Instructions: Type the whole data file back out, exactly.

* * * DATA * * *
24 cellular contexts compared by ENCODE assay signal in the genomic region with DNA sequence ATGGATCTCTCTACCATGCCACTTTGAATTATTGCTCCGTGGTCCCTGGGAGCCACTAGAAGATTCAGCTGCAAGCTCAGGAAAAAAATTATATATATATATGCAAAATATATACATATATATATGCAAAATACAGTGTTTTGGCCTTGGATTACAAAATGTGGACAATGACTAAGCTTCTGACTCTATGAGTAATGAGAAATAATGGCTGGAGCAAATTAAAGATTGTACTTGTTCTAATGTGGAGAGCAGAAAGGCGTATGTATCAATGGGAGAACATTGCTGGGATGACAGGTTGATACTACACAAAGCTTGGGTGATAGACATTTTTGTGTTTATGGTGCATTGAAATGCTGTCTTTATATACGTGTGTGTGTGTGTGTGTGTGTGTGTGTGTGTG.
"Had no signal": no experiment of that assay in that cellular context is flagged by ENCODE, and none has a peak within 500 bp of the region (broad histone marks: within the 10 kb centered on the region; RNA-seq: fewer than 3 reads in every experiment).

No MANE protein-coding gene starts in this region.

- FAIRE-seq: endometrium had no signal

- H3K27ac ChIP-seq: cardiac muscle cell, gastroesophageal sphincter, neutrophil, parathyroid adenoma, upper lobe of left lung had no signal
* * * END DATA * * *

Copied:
24 cellular contexts compared by ENCODE assay signal in the genomic region with DNA sequence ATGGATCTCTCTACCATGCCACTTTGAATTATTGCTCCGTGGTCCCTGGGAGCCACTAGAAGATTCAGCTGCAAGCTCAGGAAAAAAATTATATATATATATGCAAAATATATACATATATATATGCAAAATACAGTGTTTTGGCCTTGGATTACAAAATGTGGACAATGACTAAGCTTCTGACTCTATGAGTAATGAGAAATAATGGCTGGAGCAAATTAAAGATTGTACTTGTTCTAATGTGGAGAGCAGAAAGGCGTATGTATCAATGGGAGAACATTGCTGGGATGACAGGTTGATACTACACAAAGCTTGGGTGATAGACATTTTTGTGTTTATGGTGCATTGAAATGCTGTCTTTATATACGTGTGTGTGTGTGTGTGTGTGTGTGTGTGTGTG.
"Had no signal": no experiment of that assay in that cellular context is flagged by ENCODE, and none has a peak within 500 bp of the region (broad histone marks: within the 10 kb centered on the region; RNA-seq: fewer than 3 reads in every experiment).

No MANE protein-coding gene starts in this region.

- FAIRE-seq: endometrium had no signal

- H3K27ac ChIP-seq: cardiac muscle cell, gastroesophageal sphincter, neutrophil, parathyroid adenoma, upper lobe of left lung had no signal